Orban Government Remains Silent about ‘Hungary’s Watergate’

Direkt36 journalists Szabolcs Panyi and Andras Szabo. Photo: courtesy of Andras Pethő

In response to the revelations, Hungary's journalist association demanded an immediate explanation from the Fidesz government. And Janos Stummer, of the formerly radical right Jobbik party and current chairman of the parliamentary committee on national security, described the scandal as Hungary's Watergate.

"If Fidesz remains silent, it means they admit it," Stummer said, while calling for an extraordinary parliamentary committee to investigate the case.

Szabolcs Panyi, one of the journalists targeted (and a BIRN commentator), published a long story on Telex.hu, writing that the Hungarian government has been a client of NSO since 2018. NSO is licensed to sell its spyware only with the express permission of the Israeli Defence Ministry and the program can purportedly only be used to fight criminals or terrorism.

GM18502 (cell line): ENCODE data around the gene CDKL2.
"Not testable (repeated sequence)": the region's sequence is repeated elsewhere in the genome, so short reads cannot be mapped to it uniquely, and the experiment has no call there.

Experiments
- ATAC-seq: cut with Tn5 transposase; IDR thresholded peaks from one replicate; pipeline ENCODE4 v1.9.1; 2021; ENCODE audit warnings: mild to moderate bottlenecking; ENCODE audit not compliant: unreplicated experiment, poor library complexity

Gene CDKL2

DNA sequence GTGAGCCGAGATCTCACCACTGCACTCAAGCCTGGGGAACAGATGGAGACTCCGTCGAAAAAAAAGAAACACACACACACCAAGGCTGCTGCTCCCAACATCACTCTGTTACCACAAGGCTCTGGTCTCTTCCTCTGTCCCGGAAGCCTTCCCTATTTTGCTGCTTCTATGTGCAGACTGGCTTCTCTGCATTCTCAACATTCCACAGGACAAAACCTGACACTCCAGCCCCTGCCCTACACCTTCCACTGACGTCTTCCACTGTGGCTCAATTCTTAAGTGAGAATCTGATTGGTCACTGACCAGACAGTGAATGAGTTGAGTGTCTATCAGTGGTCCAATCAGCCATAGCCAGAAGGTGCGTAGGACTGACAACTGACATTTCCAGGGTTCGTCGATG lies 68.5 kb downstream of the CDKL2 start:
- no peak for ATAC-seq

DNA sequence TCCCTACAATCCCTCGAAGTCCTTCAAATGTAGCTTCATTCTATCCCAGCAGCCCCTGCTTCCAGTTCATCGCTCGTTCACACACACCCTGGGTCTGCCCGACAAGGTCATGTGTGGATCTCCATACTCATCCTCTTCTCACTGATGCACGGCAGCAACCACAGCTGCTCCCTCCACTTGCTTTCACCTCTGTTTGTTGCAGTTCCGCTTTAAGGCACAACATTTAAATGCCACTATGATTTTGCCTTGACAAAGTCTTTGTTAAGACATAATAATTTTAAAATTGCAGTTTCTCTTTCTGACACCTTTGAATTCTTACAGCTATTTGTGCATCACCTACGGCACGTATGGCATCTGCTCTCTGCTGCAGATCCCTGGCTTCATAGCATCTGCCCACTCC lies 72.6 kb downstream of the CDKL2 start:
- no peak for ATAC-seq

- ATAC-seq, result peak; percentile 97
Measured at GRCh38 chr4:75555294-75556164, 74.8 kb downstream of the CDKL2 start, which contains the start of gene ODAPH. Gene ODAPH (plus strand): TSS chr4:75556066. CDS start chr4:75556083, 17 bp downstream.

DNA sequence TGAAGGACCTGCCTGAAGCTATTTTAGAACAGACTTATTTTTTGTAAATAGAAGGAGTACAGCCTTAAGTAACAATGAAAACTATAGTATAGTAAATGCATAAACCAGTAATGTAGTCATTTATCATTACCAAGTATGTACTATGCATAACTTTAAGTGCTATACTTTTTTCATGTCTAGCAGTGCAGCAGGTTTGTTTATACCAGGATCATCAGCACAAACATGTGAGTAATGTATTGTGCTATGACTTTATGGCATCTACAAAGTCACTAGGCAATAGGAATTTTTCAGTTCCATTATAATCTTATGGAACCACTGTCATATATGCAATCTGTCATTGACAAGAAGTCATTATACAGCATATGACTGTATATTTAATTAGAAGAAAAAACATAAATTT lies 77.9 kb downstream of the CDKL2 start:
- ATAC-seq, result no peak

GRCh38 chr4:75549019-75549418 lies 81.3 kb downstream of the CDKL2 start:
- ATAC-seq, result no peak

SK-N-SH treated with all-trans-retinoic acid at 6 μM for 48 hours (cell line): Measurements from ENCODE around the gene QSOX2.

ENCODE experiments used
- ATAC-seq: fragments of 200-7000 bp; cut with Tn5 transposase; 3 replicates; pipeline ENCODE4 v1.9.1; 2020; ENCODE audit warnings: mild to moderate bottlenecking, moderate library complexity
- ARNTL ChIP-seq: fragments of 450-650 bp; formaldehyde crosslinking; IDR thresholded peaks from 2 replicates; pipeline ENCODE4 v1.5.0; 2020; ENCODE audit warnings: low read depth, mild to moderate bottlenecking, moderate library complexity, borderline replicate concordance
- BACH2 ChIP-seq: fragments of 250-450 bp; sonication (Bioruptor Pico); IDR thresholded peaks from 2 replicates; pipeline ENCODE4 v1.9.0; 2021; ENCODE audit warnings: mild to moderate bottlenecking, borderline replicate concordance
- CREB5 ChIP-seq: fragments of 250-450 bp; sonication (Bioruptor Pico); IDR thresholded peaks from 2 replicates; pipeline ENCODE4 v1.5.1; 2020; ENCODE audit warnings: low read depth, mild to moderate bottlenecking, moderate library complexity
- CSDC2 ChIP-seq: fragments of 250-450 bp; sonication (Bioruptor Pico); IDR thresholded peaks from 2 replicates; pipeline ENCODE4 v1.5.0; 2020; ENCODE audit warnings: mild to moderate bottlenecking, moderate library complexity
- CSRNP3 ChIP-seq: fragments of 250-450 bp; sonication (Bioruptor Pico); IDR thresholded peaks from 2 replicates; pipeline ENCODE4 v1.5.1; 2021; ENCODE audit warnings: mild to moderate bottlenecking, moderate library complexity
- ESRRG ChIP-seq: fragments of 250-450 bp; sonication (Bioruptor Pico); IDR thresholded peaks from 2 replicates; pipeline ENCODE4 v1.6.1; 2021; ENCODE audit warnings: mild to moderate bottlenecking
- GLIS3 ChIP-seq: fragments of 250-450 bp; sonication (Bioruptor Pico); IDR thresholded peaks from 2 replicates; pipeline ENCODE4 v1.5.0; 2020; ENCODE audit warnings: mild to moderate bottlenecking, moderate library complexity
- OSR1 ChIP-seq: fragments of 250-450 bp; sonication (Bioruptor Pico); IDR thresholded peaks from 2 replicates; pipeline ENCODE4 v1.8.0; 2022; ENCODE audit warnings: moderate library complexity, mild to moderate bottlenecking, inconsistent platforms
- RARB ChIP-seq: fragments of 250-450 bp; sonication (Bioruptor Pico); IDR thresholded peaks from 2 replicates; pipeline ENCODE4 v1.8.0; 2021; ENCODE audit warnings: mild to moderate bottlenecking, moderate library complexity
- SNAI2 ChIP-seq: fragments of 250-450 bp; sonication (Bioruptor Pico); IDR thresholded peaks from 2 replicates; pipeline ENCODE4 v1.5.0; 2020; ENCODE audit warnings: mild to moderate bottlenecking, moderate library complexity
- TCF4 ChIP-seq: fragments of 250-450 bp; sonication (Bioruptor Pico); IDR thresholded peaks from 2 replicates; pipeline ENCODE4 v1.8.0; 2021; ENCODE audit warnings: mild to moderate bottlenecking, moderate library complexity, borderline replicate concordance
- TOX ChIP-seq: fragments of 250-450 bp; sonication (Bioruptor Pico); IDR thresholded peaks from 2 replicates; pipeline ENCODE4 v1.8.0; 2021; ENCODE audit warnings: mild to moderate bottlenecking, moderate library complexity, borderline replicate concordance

The spyware reportedly began being used in Hungary after high-level talks between Hungarian and Israeli government officials. The head of Hungary's intelligence services and key Orban ally Jozsef Czukor - currently Hungary's ambassador to Switzerland - was even welcomed by Israeli Prime Minister Benjamin Netanjahu, which is an unusual gesture in diplomatic circles unless something particularly important is on the agenda.

Another person reportedly targeted by the spyware was entrepreneur Zoltan Varga, one of the richest media moguls in Hungary and owner of Central Media Group, which publishes the government-critical news site 24.hu.

According to the reports, Varga organised a dinner in June 2018, two months after the last election, for fellow businessmen, most of whom were critical of Viktor Orban's government. Two weeks after the dinner,...

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